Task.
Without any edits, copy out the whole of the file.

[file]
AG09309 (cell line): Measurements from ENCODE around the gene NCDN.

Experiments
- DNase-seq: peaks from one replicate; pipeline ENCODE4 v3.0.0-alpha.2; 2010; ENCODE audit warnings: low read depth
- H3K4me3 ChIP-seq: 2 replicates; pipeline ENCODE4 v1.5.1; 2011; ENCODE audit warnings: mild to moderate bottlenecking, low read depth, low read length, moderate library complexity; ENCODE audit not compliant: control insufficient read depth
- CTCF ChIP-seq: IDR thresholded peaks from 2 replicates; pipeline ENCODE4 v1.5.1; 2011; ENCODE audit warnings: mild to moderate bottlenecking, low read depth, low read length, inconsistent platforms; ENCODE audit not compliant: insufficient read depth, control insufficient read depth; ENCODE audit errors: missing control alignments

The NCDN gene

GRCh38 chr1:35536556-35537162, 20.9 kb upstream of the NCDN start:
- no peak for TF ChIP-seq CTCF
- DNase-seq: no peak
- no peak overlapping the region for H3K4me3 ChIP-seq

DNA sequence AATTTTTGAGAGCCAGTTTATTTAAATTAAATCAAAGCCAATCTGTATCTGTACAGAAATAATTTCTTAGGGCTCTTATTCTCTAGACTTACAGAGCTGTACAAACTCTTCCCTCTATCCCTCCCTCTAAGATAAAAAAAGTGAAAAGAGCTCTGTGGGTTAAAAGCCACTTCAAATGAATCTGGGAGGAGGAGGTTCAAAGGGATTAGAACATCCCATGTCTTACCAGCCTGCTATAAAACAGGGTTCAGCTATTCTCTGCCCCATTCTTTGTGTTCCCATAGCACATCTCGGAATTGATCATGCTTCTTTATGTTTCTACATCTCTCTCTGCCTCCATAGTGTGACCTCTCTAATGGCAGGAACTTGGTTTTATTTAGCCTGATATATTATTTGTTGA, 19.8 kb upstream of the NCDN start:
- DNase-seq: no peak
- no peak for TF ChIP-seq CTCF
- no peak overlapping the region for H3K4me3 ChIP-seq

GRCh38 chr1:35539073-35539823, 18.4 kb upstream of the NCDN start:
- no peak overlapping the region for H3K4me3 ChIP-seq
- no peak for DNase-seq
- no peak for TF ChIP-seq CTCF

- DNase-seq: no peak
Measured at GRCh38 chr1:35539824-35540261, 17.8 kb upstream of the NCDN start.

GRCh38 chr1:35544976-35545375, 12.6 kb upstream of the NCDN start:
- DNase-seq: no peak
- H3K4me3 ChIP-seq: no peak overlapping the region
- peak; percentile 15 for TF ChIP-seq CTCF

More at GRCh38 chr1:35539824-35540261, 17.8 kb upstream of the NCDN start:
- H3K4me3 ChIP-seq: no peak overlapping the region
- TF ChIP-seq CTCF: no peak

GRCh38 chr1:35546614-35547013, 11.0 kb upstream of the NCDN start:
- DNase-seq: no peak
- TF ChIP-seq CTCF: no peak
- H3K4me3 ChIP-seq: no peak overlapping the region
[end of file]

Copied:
AG09309 (cell line): Measurements from ENCODE around the gene NCDN.

Experiments
- DNase-seq: peaks from one replicate; pipeline ENCODE4 v3.0.0-alpha.2; 2010; ENCODE audit warnings: low read depth
- H3K4me3 ChIP-seq: 2 replicates; pipeline ENCODE4 v1.5.1; 2011; ENCODE audit warnings: mild to moderate bottlenecking, low read depth, low read length, moderate library complexity; ENCODE audit not compliant: control insufficient read depth
- CTCF ChIP-seq: IDR thresholded peaks from 2 replicates; pipeline ENCODE4 v1.5.1; 2011; ENCODE audit warnings: mild to moderate bottlenecking, low read depth, low read length, inconsistent platforms; ENCODE audit not compliant: insufficient read depth, control insufficient read depth; ENCODE audit errors: missing control alignments

The NCDN gene

GRCh38 chr1:35536556-35537162, 20.9 kb upstream of the NCDN start:
- no peak for TF ChIP-seq CTCF
- DNase-seq: no peak
- no peak overlapping the region for H3K4me3 ChIP-seq

DNA sequence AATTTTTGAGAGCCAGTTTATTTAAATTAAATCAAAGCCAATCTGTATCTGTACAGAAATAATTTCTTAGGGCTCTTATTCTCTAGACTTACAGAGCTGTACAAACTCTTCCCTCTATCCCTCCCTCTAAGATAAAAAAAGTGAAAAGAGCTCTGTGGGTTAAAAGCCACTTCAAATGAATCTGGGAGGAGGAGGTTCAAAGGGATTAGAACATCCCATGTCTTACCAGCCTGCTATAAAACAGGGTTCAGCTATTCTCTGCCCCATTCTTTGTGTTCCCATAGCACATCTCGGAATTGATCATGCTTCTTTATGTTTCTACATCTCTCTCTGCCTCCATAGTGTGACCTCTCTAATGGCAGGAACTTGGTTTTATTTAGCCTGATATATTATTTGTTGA, 19.8 kb upstream of the NCDN start:
- DNase-seq: no peak
- no peak for TF ChIP-seq CTCF
- no peak overlapping the region for H3K4me3 ChIP-seq

GRCh38 chr1:35539073-35539823, 18.4 kb upstream of the NCDN start:
- no peak overlapping the region for H3K4me3 ChIP-seq
- no peak for DNase-seq
- no peak for TF ChIP-seq CTCF

- DNase-seq: no peak
Measured at GRCh38 chr1:35539824-35540261, 17.8 kb upstream of the NCDN start.

GRCh38 chr1:35544976-35545375, 12.6 kb upstream of the NCDN start:
- DNase-seq: no peak
- H3K4me3 ChIP-seq: no peak overlapping the region
- peak; percentile 15 for TF ChIP-seq CTCF

More at GRCh38 chr1:35539824-35540261, 17.8 kb upstream of the NCDN start:
- H3K4me3 ChIP-seq: no peak overlapping the region
- TF ChIP-seq CTCF: no peak

GRCh38 chr1:35546614-35547013, 11.0 kb upstream of the NCDN start:
- DNase-seq: no peak
- TF ChIP-seq CTCF: no peak
- H3K4me3 ChIP-seq: no peak overlapping the region